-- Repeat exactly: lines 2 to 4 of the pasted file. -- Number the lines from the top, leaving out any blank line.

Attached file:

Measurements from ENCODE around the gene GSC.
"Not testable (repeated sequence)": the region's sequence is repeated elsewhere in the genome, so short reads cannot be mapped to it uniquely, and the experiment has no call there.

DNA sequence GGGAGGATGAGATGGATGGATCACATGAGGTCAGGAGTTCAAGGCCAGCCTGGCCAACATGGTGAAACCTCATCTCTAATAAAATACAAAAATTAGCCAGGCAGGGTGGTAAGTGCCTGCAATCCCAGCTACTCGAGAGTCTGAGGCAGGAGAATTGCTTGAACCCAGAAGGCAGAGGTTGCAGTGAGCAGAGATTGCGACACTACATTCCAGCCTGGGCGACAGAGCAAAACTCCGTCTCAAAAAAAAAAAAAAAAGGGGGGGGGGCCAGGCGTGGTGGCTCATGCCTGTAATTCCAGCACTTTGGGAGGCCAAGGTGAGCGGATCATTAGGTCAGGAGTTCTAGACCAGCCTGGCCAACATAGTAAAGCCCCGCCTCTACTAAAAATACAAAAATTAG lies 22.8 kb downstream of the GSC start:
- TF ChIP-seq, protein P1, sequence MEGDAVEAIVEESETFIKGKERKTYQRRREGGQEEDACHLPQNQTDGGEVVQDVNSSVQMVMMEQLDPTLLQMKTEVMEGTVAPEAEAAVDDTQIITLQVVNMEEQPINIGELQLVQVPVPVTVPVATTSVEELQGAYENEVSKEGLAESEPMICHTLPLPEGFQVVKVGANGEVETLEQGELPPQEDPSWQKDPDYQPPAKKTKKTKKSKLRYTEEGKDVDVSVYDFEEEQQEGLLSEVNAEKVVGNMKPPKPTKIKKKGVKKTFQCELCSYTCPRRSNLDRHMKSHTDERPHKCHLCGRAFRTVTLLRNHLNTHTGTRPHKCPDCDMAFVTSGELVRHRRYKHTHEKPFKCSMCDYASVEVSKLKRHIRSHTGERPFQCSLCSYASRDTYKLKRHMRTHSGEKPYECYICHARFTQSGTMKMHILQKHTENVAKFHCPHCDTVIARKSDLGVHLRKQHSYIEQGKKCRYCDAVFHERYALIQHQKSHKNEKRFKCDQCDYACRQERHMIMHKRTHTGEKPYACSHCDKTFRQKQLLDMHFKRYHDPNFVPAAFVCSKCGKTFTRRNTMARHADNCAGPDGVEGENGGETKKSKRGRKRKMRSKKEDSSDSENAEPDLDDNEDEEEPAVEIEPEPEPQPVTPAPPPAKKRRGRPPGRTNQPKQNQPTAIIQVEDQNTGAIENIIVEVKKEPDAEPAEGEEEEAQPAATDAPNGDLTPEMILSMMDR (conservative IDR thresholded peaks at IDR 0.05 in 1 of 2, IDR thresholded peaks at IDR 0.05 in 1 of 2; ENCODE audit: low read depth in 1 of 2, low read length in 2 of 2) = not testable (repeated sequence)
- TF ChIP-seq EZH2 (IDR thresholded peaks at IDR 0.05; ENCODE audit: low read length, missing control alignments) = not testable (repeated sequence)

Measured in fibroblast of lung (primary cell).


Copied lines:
"Not testable (repeated sequence)": the region's sequence is repeated elsewhere in the genome, so short reads cannot be mapped to it uniquely, and the experiment has no call there.

DNA sequence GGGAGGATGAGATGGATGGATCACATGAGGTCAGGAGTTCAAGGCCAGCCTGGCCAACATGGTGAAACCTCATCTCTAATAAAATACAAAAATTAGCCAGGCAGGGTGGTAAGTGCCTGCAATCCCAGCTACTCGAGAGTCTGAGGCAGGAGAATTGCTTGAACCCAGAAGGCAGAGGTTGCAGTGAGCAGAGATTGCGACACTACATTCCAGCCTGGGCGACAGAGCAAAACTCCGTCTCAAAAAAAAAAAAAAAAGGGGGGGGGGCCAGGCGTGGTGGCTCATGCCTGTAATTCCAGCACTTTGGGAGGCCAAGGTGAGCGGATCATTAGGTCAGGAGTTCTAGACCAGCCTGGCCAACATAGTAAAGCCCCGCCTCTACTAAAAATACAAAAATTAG lies 22.8 kb downstream of the GSC start:
- TF ChIP-seq, protein P1, sequence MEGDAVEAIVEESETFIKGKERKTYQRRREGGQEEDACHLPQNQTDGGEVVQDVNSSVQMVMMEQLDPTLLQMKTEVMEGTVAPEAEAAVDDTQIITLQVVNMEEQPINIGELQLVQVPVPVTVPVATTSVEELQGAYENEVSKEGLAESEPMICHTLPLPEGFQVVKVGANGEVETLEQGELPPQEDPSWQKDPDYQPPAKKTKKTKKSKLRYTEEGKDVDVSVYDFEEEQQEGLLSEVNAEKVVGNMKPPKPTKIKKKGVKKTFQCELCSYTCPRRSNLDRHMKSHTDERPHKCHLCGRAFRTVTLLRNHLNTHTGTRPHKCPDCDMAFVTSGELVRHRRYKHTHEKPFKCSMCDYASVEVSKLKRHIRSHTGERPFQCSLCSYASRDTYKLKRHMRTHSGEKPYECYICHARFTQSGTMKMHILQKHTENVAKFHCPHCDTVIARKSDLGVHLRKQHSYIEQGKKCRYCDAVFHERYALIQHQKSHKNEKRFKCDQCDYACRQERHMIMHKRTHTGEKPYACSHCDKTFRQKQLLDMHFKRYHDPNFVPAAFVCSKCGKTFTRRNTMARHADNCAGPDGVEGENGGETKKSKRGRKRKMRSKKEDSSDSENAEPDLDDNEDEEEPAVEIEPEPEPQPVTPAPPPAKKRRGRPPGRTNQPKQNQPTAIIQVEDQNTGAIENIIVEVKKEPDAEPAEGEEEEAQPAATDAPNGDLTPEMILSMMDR (conservative IDR thresholded peaks at IDR 0.05 in 1 of 2, IDR thresholded peaks at IDR 0.05 in 1 of 2; ENCODE audit: low read depth in 1 of 2, low read length in 2 of 2) = not testable (repeated sequence)